# Chapter 4 : Variance and Standard Deviation

### Topics covered in this snack-sized chapter:

#### Variability arrow_upward

• The goal for variability is to obtain a measure of how the scores spread out in a distribution.
• A measure of variability accompanies a measure of central tendency as basic descriptive statistics for a set of scores.
• Variability can be measured with:
• Range.
• Interquartile range.
• Standard deviation.
• Variance.

#### Standard Deviation arrow_upward

• A measure of variability that describes an average distance of every score from the mean is known as standard deviation.
• The square root of the variance is also standard deviation.
• It shows variation about the Mean.
• Population Standard Deviation :
• If x1 , x2 , …….. xN denotes all N values from a population, then the population standard deviation is given by: Where, is the mean of population.

• Sample Standard Deviation (S):
• If x1 , x2 , …….. xN denotes all N values from a population, then the sample standard deviation is given by: Where, is the mean of sample.

#### Steps to Calculate Standard Deviation of a Sample arrow_upward

• Calculate the mean of the sample.
• Find the difference between each entry (x) and the mean. Square the deviations from the mean.
• Sum the squares of the deviations from the mean.
• Divide the sum by (n – 1) to get the variance.
• Take the square root of the variance to get the standard deviation.
• ##### Example:
• Find the Standard deviation of the data set given below:
• 1, 2, 3, 4, 5
##### Step 1:

 X   1 3 -2 4 2 3 -1 1 3 3 0 0 4 3 1 1 5 3 2 4

##### Step 2:
• Find the sum of • 4 + 1 + 0 + 1 + 4 = 10
• ##### Step 3:
• Find n – 1.
• n = 5
• n – 1 = 5 – 1 = 4
• ##### Step 4:
• Now we get the Standard Deviation using the formula:
• • #### Variance arrow_upward

• The square of the standard deviation, it is a description of how much each score varies from the mean.
• ##### Example:
• Determine the standard deviation and variance from following data:
•     30, 26 and 22

• Here, n = 3.
• ##### Solution:   30 4 16 26 0 0 22 -4 16 Mean = 26 0 32

• The Variance:
• = 32 ÷ 2 = 16

• The Standard Deviation:
• #### Understanding Standard Deviations arrow_upward

• Greater means more dispersion of data.
• Below are the two data sets with same mean but different standard deviations.
•  #### Coefficient of Variation arrow_upward

• It is the measure of relative variation.
• It shows variation relative to the mean.
• It is used to compare two or more sets of data measured in different units.
• • Where,
• = Sample Standard Deviation. = Sample Mean.

#### Z – Score arrow_upward

• Z – Score is the difference between the value and the mean, divided by the standard deviation.
• The value of the z-score tells exactly where a raw score is located relative to all the other scores in the distribution.
• A score that is located two standard deviations above the mean will have a z-score of +2.00.
• The z-score is often called the Standardized Value.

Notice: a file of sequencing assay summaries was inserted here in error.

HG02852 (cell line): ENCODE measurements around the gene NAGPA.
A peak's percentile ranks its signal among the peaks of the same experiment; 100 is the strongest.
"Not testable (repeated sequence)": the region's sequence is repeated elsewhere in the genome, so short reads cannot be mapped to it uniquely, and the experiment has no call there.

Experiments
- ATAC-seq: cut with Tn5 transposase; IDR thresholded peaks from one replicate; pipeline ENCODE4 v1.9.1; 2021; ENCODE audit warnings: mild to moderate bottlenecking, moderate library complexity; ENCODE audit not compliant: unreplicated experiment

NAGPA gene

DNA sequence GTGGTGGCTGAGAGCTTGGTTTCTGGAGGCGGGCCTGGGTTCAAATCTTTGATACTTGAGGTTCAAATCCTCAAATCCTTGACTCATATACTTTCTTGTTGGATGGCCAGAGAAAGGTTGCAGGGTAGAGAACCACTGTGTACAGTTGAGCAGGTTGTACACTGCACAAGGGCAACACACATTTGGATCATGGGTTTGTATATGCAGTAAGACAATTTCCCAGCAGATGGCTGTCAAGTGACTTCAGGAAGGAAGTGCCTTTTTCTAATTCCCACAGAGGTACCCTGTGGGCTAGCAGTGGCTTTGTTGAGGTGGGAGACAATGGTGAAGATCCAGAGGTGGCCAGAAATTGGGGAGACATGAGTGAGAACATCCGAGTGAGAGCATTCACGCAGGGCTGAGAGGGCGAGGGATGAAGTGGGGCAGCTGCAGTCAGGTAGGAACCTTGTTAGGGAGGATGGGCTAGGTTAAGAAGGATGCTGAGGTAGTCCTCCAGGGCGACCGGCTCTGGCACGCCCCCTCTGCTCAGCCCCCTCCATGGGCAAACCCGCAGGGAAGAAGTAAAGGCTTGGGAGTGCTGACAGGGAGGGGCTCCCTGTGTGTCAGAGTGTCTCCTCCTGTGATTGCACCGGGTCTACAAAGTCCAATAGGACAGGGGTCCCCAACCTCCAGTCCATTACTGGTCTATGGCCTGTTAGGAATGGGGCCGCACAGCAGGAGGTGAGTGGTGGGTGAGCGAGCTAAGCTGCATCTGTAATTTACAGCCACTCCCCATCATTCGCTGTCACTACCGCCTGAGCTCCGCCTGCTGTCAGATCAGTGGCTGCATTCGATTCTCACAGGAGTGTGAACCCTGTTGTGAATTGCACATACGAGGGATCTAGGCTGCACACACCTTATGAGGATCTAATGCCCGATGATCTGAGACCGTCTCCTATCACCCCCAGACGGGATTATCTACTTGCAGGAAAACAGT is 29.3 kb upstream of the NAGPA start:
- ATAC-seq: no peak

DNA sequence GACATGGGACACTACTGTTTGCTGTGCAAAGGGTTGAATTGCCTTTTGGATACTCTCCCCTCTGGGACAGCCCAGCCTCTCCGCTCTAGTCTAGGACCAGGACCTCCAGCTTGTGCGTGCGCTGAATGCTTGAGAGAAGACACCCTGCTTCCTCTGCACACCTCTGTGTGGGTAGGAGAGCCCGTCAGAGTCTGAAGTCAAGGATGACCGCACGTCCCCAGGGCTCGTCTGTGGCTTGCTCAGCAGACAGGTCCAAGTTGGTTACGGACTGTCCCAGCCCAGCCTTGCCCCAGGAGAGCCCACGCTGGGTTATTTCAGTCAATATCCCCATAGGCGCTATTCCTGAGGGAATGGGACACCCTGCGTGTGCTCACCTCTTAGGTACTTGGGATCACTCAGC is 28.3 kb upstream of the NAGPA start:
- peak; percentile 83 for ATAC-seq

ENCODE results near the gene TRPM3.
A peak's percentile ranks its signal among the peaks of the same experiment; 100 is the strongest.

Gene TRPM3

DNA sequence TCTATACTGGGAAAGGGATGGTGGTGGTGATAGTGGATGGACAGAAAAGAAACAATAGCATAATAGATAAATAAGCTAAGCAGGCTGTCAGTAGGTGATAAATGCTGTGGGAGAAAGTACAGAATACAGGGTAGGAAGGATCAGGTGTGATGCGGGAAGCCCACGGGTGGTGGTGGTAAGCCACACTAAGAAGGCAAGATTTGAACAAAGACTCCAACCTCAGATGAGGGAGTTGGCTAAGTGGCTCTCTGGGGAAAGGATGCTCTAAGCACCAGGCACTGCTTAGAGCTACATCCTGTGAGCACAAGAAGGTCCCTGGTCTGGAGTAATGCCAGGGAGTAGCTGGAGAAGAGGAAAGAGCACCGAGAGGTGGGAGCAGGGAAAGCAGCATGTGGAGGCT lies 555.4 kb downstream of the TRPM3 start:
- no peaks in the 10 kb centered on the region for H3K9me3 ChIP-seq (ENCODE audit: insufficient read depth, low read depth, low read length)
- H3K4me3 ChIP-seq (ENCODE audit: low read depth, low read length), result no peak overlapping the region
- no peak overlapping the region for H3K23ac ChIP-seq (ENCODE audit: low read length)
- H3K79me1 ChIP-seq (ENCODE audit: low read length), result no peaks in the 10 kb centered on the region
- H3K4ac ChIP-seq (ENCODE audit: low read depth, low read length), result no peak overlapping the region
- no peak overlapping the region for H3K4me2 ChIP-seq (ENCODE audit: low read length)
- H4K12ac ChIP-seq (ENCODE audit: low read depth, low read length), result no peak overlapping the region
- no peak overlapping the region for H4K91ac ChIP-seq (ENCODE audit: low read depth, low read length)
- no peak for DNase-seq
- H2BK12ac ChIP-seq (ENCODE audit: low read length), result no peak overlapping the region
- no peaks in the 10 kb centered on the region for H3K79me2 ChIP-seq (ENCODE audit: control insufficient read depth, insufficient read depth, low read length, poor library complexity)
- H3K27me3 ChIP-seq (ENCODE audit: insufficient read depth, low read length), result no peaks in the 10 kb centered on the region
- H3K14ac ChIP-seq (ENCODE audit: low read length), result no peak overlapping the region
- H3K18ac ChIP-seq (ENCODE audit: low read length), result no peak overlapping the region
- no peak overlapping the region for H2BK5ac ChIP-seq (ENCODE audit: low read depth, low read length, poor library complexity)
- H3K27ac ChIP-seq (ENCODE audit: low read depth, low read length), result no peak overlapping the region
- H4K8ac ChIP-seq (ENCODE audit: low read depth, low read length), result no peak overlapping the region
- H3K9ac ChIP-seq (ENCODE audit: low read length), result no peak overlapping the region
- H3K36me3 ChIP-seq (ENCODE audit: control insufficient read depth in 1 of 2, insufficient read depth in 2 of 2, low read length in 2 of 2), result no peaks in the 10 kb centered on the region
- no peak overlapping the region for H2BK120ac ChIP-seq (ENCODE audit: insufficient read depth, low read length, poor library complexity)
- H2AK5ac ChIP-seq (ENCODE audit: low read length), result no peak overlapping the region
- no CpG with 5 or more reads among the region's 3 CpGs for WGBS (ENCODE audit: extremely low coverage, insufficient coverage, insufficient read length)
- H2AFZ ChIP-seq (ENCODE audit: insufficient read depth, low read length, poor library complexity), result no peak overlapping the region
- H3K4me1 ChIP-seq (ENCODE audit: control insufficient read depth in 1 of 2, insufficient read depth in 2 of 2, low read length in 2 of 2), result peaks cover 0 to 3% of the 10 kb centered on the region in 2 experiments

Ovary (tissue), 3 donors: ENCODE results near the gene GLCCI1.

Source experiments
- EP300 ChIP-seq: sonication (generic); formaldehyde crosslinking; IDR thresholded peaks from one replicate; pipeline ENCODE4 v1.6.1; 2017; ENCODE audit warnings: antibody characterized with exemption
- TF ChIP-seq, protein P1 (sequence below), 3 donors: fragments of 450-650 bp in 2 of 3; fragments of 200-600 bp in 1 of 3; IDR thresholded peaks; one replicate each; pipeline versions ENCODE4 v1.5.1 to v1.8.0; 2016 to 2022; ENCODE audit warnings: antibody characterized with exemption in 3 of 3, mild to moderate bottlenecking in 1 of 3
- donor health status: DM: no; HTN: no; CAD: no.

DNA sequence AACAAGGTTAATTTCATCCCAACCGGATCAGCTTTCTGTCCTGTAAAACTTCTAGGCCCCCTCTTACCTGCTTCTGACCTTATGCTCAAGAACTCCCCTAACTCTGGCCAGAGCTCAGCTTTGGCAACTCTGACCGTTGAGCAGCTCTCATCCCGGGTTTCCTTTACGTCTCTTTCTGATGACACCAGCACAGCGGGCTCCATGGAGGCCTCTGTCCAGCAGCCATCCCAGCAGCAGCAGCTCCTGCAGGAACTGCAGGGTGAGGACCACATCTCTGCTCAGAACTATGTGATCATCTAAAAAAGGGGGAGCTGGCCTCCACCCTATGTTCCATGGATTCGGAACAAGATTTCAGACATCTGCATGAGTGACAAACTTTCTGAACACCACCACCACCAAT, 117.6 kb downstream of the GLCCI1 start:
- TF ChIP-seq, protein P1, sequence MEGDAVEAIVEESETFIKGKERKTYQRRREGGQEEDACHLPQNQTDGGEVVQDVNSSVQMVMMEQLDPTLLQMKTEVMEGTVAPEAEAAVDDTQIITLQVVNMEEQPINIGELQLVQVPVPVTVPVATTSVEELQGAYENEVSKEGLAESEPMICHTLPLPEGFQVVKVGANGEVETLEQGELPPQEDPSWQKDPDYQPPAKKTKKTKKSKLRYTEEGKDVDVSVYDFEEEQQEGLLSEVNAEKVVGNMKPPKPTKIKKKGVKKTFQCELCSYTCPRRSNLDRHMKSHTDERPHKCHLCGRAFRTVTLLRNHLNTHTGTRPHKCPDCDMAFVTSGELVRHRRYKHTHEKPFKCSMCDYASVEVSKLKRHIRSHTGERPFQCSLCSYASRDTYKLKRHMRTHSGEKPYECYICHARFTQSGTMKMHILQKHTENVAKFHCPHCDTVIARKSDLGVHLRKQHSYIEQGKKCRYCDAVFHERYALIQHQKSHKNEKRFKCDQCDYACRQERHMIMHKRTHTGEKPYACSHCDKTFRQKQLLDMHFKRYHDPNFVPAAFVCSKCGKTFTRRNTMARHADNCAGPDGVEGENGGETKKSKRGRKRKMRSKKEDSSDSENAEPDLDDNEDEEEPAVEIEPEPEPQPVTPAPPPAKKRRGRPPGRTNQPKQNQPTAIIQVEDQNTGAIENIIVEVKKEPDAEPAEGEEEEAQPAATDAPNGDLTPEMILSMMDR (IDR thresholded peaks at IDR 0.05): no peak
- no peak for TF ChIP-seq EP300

• Useful in identifying outliers (extreme values).
• Outliers are values in a data set that are located far from the mean.
• The larger the Z – Score, the larger the distance from the mean.
• A Z – Score is considered an outlier if it is • Or

• #### Negative Z – Score arrow_upward

• Z- Score is negative if a data value is less than the sample mean.

• #### Positive Z – Score arrow_upward

• Z- Score is positive if a data value is greater than the sample mean.

• #### Zero Z – Score arrow_upward

• Z- Score is zero if the data value is equal to the sample mean.

• #### Chebyshev’s Theorem arrow_upward

• Chebyshev's Theorem enables us to state that a proportion of data values must be within a specified number of standard deviation of the mean.
• This theorem applies to any data set regardless of the shape of the distribution of the data.

• ###### Chebyshev’s Rule:

• At least of the data values must be within z standard deviation of the mean where z is any value greater than 1.
• For z = 2, 3 and 4, the theorem states that:
• At least 75% of the observations must be contained within the distances of 2 Standard Deviation around the mean.
• At least 88.89% of the observations must be contained within the distances of 3 Standard Deviation around the mean.
• At least 93.75% of the within the distances of 4 Standard Deviation around the mean. #### Bell-Shaped Distribution arrow_upward

• “Bell curve” refers to the shape that is created when a line is plotted using the data points for an item that meets the criteria of “normal distribution”.
• • For most data sets:
• Approximately 68% of the observations fall within Standard Deviation (SD) around the mean.  • Approximately 95% of the observations fall within Standard Deviation SD around the mean.  • Approximately 99.7% of the observations fall within SD around the mean.  ##### Applications:
• Normal distributions are used in statistics to make inferences about the population mean when the sample size n is large.

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